I play around here for a while - main issue here is whether I hold the note in the sun, or in the shade of the monument - the photos with it in the sun worked better, so ended up using that.
This was on Saturday. First time in DC, so I'm really there to do basic sightseeing. I next head to the Old Post Office and take in the view from the tower, and do some more wandering around. I'm beginning to get *really* tired, what with the lack of sleep, overnight flight, and the time diference - so I end up heading back to the hotel and sleeping for the rest of the evening right through till Sunday morning.
Sunday morning - still tired, but I somehow motivate myself into dragging myself downtown... I must complete the Set, I tell myself, who knows when I'll be back here again. Back to the White House, get a couple more shots, and a few more at the Treasury. This time I have the technique down pat.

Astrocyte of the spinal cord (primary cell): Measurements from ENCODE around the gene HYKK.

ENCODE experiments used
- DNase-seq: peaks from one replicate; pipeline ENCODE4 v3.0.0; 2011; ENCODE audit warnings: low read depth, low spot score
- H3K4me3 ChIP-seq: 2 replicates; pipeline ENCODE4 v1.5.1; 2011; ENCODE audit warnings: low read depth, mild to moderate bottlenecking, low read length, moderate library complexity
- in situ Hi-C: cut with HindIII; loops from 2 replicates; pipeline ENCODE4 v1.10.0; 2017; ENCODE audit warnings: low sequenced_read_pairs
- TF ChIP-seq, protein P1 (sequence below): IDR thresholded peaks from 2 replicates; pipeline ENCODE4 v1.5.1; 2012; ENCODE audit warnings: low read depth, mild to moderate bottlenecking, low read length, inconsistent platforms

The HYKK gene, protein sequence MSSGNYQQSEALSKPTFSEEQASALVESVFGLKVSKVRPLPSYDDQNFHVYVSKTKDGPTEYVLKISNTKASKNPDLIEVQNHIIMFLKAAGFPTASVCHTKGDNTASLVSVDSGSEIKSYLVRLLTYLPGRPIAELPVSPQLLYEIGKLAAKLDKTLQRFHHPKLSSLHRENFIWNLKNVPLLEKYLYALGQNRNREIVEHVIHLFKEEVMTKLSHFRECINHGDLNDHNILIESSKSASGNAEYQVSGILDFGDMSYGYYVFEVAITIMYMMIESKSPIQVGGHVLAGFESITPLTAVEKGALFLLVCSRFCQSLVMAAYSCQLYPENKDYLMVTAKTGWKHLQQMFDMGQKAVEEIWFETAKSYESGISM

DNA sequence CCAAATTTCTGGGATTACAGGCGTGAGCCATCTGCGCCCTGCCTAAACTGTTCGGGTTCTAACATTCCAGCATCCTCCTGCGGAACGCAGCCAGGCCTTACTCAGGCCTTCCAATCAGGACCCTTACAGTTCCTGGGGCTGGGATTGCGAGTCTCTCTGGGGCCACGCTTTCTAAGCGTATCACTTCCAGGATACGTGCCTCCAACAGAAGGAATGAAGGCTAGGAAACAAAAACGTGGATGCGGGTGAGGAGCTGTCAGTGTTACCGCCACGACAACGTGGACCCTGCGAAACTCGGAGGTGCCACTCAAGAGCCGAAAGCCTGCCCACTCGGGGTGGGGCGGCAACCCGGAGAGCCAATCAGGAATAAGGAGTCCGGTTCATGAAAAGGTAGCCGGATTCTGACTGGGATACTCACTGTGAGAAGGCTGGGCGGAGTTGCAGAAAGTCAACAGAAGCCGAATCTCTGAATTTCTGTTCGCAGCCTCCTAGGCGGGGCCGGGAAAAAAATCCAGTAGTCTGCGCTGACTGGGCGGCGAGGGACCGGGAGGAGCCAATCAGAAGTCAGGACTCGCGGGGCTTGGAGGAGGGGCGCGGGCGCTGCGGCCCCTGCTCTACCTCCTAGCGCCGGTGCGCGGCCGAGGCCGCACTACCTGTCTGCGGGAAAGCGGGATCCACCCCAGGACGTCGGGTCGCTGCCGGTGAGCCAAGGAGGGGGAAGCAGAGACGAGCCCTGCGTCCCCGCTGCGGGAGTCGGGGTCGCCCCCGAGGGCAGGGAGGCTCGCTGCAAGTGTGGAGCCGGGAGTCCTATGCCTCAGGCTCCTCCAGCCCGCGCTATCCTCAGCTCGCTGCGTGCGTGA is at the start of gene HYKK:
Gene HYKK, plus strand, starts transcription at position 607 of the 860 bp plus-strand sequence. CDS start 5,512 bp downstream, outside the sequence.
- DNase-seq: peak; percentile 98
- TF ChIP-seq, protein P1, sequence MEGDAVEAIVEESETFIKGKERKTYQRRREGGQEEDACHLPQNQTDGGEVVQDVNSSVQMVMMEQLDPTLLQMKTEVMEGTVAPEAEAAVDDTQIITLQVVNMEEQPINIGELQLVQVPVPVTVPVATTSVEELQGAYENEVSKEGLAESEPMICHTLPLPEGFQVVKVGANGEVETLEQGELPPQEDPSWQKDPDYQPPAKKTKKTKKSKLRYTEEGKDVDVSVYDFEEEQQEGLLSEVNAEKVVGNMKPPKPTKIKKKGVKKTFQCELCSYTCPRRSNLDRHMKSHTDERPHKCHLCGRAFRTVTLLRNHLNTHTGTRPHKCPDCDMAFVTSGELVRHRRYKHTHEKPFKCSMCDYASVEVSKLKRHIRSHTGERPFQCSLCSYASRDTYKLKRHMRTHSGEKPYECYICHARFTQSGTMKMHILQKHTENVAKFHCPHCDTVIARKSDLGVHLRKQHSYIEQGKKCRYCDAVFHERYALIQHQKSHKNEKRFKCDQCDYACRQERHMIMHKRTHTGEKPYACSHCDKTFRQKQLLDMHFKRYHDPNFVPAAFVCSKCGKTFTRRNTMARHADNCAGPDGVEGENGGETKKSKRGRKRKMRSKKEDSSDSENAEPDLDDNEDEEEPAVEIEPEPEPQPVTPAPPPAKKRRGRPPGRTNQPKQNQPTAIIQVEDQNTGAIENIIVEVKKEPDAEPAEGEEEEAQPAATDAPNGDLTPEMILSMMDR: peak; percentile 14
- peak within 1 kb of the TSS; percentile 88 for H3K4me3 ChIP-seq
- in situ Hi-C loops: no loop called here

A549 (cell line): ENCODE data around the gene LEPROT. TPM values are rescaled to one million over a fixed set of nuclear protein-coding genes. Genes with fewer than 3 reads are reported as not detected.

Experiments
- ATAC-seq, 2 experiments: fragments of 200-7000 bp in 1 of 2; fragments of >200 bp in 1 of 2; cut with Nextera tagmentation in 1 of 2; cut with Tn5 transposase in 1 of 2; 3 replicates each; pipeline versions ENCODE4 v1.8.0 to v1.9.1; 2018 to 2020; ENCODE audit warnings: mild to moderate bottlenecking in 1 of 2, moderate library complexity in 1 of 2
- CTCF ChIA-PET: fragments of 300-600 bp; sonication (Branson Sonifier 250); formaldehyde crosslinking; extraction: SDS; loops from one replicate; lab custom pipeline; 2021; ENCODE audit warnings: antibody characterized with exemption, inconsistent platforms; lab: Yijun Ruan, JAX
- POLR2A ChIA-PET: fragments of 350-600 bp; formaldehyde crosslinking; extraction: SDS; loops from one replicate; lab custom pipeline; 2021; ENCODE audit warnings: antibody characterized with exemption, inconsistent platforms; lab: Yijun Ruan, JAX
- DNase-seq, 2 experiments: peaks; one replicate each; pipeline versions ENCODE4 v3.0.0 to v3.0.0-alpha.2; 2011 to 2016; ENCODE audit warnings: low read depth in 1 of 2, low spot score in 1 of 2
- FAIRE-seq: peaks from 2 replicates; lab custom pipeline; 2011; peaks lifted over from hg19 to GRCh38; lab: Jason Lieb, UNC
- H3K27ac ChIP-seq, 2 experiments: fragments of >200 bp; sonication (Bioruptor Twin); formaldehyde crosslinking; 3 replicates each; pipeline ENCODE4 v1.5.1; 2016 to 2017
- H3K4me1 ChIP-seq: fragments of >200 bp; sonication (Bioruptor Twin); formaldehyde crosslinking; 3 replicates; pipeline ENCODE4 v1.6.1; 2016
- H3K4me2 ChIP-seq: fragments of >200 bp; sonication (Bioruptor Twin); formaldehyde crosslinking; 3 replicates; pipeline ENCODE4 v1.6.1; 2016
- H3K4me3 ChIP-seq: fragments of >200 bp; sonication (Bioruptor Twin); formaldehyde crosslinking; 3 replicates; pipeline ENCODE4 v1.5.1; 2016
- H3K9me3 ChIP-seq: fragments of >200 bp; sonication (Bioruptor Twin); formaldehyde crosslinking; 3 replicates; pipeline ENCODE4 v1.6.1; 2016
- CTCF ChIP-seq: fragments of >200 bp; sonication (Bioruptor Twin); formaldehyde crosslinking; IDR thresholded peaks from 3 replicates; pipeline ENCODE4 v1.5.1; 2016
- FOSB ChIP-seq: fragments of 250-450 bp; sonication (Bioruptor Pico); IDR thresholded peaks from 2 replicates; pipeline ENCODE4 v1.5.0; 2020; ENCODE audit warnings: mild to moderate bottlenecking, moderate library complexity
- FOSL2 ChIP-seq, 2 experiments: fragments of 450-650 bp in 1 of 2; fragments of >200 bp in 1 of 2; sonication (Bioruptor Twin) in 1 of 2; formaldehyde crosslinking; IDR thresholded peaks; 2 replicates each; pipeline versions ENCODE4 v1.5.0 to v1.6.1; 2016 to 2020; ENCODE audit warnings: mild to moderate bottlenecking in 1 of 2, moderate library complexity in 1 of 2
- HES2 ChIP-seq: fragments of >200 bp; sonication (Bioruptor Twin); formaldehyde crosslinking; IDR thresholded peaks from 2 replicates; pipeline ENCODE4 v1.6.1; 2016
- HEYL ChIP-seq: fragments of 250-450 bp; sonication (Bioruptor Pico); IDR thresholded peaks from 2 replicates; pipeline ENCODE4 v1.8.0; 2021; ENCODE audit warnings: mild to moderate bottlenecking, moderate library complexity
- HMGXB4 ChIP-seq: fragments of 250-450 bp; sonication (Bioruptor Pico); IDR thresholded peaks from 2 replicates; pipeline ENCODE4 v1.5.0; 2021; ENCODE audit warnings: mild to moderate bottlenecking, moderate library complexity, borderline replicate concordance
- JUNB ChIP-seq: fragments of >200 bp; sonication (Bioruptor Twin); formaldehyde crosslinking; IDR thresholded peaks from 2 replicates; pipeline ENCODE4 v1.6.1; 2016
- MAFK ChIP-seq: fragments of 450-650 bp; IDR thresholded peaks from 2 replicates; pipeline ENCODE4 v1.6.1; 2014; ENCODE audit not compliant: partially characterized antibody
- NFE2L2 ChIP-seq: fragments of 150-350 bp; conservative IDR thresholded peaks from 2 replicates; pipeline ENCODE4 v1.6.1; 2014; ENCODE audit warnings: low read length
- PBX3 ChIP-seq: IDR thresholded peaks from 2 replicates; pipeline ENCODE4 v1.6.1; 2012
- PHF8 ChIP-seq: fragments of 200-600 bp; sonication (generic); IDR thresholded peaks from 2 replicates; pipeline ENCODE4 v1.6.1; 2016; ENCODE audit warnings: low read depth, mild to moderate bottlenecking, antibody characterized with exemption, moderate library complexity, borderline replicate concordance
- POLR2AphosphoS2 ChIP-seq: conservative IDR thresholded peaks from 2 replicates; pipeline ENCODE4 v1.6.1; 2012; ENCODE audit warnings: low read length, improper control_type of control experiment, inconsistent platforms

On to the Lincoln Monument - I skip the Washington Monument, pass through the new WWII memorial and get some basic tourist shots. Try taking a photo of the Lincoln Memorial from there, but it's too far away: it might line up, but the note is too big, and my arm isn't long enough for it to work. So I walk around the reflecting pond to the monument itself.
Odd thing here is that the picture of the monument is taken from the road between the two sets of steps - it doesn't work if you're down one set at the same level as the reflecting pool. The sun is being a problem here again - as with the White House earlier that same day - shining in from the left, and showing through the back of the note. I try blocking it with my hand, but that gives the picture a weird pose - nobody holds notes like that. Finally I stick a $1 inside the $5 just to block the light - and it works a charm. Some 20 photos later, I figure I've got what I need, and head North to the Foggy Bottom subway station, to head to Union Station.